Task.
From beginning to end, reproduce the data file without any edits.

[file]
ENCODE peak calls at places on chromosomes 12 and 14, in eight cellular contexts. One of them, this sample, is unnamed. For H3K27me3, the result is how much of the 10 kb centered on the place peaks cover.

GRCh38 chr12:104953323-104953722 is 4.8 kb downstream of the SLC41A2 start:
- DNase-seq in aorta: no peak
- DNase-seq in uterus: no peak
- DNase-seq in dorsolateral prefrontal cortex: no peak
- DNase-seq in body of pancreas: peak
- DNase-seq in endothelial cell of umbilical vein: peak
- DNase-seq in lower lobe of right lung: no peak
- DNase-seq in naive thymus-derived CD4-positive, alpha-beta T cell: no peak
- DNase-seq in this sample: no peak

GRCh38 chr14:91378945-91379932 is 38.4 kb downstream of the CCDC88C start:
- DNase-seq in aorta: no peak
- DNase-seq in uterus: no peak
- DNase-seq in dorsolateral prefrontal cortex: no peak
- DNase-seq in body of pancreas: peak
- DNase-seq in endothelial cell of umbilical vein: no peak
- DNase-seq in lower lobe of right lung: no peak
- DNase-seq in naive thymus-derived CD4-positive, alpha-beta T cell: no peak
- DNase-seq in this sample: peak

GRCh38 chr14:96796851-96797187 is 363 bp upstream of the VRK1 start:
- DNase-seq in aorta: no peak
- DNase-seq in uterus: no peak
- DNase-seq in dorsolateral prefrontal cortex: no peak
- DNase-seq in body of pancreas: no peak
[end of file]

ENCODE peak calls at places on chromosomes 12 and 14, in eight cellular contexts. One of them, this sample, is unnamed. For H3K27me3, the result is how much of the 10 kb centered on the place peaks cover.

GRCh38 chr12:104953323-104953722 is 4.8 kb downstream of the SLC41A2 start:
- DNase-seq in aorta: no peak
- DNase-seq in uterus: no peak
- DNase-seq in dorsolateral prefrontal cortex: no peak
- DNase-seq in body of pancreas: peak
- DNase-seq in endothelial cell of umbilical vein: peak
- DNase-seq in lower lobe of right lung: no peak
- DNase-seq in naive thymus-derived CD4-positive, alpha-beta T cell: no peak
- DNase-seq in this sample: no peak

GRCh38 chr14:91378945-91379932 is 38.4 kb downstream of the CCDC88C start:
- DNase-seq in aorta: no peak
- DNase-seq in uterus: no peak
- DNase-seq in dorsolateral prefrontal cortex: no peak
- DNase-seq in body of pancreas: peak
- DNase-seq in endothelial cell of umbilical vein: no peak
- DNase-seq in lower lobe of right lung: no peak
- DNase-seq in naive thymus-derived CD4-positive, alpha-beta T cell: no peak
- DNase-seq in this sample: peak

GRCh38 chr14:96796851-96797187 is 363 bp upstream of the VRK1 start:
- DNase-seq in aorta: no peak
- DNase-seq in uterus: no peak
- DNase-seq in dorsolateral prefrontal cortex: no peak
- DNase-seq in body of pancreas: no peak